Like telling a good wine by its scent, you can tell a lot about a startup scene by the events that are hosted. Montreal was a creative hive of activity this weekend, and I rushed from one exciting startup event to another, each time regretting the departure, and enjoying the arrival.
It started with FailCamp MTL, an event focused on destigmatizing failure by getting people who had gone through it to talk about how and why they failed, and more importantly how they learned from it to build anew. The room buzzed with energy as startup founders told their stories, and with a whimsical tone, painted a picture of a world where failure is accepted as the price for greatness, and where risks should be taken: the same startup world these founders had lived and breathed for years.
It was somebody from outside of the technology world that brought a more diverse perspective. The organizers of the camp had invited mayoral candidate Melanie Joly to talk about her story. Ms. Joly had run for mayor of Montreal, surprising everybody by jumping from obscurity to being second in the tightly contested mayoral race, taking a lean political startup with a few team members to the cusp of the mayor’s office. Her talk was given without any slides, and came from the heart. She talked passionately about stepping forward and taking on risks, and how one should not be afraid of failure, but rather prepare diligently to direct the perception of it.
It was a risk-taking mentality that would resonate with the students at McHacks, a McGill hosted event that billed itself as the largest Canadian hackathon. For hours at a time, participating students would huddle around their laptops striving to build out their new application ideas. The groups I talked with all thought large: they took on an abundant amount of risk for something they knew had to be built and judged within a few hours.
One group proposed organizing items for businesses with NFC tags, which could communicate menu items, or any sort of categorized information to one’s Android-equipped smartphone. Another wanted to build a crossword game for cross-language learning: while clues were posted in English, solutions would have to be provided in French. Finally, another team would parse menu text for restaurants, and have it displayed digitally. All of these teams demonstrated ideas that could have been business-ready with a few minor tweaks.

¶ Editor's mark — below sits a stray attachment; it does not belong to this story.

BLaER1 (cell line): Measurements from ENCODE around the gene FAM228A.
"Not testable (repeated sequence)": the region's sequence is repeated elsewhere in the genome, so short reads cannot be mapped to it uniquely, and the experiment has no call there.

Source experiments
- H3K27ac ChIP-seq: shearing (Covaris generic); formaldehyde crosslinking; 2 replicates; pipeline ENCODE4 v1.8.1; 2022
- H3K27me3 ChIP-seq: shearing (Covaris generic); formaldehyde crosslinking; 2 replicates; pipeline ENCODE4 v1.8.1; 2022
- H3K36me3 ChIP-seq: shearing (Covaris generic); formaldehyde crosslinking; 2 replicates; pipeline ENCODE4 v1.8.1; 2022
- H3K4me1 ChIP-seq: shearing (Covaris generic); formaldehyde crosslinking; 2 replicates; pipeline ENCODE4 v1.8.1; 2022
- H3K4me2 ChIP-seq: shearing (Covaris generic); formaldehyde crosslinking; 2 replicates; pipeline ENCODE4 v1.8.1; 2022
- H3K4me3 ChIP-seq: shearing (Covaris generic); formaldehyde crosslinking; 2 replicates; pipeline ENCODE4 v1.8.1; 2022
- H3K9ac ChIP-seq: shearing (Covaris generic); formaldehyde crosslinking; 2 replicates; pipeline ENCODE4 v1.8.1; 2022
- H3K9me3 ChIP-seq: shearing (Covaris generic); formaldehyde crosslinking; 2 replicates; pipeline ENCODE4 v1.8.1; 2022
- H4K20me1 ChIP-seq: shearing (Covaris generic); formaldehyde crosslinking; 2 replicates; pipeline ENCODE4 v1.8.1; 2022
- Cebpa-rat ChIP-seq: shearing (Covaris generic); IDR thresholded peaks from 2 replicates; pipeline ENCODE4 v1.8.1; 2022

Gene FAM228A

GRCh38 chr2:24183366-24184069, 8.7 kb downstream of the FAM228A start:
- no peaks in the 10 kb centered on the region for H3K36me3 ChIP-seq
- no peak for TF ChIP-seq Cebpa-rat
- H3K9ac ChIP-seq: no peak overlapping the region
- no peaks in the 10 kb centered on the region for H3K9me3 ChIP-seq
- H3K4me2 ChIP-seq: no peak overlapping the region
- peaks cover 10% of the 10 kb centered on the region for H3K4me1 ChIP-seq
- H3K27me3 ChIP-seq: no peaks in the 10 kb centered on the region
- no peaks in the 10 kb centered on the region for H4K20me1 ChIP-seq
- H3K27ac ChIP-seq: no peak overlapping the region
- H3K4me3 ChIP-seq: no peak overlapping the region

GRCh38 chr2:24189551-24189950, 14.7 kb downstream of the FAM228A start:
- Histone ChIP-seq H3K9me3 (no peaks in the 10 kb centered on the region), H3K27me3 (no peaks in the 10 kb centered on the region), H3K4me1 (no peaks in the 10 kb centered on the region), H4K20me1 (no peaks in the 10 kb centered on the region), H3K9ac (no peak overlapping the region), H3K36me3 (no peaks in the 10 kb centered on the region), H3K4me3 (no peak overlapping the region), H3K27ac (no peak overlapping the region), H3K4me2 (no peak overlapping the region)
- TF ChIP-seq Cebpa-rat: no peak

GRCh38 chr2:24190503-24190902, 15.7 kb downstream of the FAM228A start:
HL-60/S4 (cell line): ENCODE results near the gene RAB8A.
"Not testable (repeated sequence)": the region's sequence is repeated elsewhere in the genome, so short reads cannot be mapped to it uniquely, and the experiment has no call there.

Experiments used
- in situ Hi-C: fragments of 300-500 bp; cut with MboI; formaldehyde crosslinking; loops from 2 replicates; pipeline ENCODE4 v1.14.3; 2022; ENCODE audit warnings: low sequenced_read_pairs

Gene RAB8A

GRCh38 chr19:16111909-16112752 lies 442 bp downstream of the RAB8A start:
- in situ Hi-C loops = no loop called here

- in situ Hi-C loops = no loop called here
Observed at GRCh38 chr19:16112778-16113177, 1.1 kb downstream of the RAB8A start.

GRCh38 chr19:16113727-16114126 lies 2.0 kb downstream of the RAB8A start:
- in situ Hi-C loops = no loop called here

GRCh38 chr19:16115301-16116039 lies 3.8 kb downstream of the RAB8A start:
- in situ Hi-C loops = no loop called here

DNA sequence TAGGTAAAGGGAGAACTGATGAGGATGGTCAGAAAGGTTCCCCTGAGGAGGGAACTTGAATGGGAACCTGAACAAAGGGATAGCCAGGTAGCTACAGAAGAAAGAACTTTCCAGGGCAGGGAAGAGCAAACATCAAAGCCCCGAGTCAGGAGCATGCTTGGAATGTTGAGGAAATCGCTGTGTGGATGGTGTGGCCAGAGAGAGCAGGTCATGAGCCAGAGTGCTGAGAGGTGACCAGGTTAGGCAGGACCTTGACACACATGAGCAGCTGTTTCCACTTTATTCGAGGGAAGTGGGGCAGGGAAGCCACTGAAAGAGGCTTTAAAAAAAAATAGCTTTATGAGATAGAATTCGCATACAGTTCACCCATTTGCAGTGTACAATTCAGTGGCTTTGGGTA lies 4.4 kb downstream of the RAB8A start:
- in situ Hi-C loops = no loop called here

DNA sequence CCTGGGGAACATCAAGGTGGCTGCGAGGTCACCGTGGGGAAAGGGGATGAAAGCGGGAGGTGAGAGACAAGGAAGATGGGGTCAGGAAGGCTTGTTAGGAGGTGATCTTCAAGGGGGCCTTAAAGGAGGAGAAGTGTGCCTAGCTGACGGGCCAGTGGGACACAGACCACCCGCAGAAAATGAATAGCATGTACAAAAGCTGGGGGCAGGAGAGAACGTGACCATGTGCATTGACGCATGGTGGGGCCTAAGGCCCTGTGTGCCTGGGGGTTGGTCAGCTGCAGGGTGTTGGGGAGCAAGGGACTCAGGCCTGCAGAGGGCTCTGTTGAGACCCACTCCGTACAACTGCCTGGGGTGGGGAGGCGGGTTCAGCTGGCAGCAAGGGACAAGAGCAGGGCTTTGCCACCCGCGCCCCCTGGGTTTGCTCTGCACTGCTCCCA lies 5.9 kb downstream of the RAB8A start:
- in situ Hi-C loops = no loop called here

It was an ambitious effort for students, many of whom had never had a taste of startup life yet. Some had come from Montreal-area CEGEPs to participate, so you could imagine a group of students, some as young as 17, building great new ideas within a span of forty-eight hours.
They were not alone in this endeavour. The McHacks team had assembled an impressive array of sponsors, and a bunch of speakers came from all over the technology world to impart their knowledge. MongoDB handed out t-shirts, and reference guides for students as they worked. Others gave small mini-lectures about their technology, and how it could benefit students.
In the one talk I saw, Microsoft’s Rami Sayar talked about Windows Azure, Microsoft’s cloud hosting solution. He offered every student in the crowd a $220 trial credit so that they could deploy and host their applications on Azure. The students learned about the technology behind the platform, and what they could do with it to help deploy their projects faster. It was a good catalyst for the new ideas taking flight that weekend at McGill.
Only a few kilometers away at Saint-Justine Hospital under the banner of HackingHealth, a whole different set of ideas were taking flight for a set of problems in the healthcare sector. Hackers were working together with the hospital to create new ways of dealing with the pain points of healthcare practitioners and patients.
The teams on hand created an impressive amount of innovation by tapping into hardware-software interaction: one team created a motion sensor, that when attached to a child’s favorite teddy bear, could be shaken to change their parent’s smartphone color to red indicating that their child was in pain. Another team hacked into Google Glass to create a hands-free reference guide for surgeons.
A highlight of the night came when one team presented their treatment for cystic fibrosis, a disease that affects the lungs and creates thick secretions within the body. They created a game where children could blow into a pipe, removing the secretions, while controlling a spaceship through an obstacle course. It was a fun cure for a serious disease, delivered under 48 hours.
For this dynamic weekend, Montreal had come together to learn how to build something despite the fear of failure. Through the frantic pace of activities, a community of hackers, entrepreneurs, and established organizations had worked together to deliver incredible projects. As wine flowed from the different networking sessions, it gave off a distinct scent of creative energy.